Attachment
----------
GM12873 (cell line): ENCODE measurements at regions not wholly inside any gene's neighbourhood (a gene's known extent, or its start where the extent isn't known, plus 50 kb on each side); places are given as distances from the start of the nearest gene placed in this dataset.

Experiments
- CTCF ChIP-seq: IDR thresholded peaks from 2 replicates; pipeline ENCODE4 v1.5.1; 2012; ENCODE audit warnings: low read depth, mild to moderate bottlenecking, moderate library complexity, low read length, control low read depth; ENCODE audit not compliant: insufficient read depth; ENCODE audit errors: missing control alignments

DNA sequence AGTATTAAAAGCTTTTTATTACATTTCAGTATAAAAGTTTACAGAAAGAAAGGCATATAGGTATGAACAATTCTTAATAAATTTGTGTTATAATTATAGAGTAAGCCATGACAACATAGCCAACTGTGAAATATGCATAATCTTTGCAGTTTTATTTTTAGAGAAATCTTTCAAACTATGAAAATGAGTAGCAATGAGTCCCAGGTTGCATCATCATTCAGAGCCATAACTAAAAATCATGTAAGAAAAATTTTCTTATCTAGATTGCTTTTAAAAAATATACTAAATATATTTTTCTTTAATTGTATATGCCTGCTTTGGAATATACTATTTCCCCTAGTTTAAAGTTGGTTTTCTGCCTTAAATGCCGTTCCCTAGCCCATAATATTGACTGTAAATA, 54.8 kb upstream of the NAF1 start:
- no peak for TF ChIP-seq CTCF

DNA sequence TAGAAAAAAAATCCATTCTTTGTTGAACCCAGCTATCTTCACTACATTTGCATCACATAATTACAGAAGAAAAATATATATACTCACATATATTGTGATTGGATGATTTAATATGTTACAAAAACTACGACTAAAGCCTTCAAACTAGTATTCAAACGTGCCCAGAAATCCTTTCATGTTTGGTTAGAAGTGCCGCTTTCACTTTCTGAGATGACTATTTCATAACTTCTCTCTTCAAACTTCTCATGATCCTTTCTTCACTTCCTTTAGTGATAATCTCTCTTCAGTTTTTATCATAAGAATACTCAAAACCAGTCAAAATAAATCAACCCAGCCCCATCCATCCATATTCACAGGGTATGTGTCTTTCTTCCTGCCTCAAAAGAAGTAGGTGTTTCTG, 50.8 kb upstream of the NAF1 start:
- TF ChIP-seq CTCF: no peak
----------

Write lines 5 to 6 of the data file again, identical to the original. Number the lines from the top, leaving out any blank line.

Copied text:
- no peak for TF ChIP-seq CTCF

DNA sequence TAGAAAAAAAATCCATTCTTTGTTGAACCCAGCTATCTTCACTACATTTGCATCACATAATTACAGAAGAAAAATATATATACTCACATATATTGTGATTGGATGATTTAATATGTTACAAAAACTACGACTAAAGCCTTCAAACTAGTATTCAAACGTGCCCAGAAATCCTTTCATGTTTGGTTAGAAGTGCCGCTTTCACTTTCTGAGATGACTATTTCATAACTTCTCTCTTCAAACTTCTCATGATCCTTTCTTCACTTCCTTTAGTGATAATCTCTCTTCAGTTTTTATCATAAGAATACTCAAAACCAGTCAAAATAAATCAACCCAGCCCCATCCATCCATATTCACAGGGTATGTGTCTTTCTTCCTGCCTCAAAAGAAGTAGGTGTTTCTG, 50.8 kb upstream of the NAF1 start: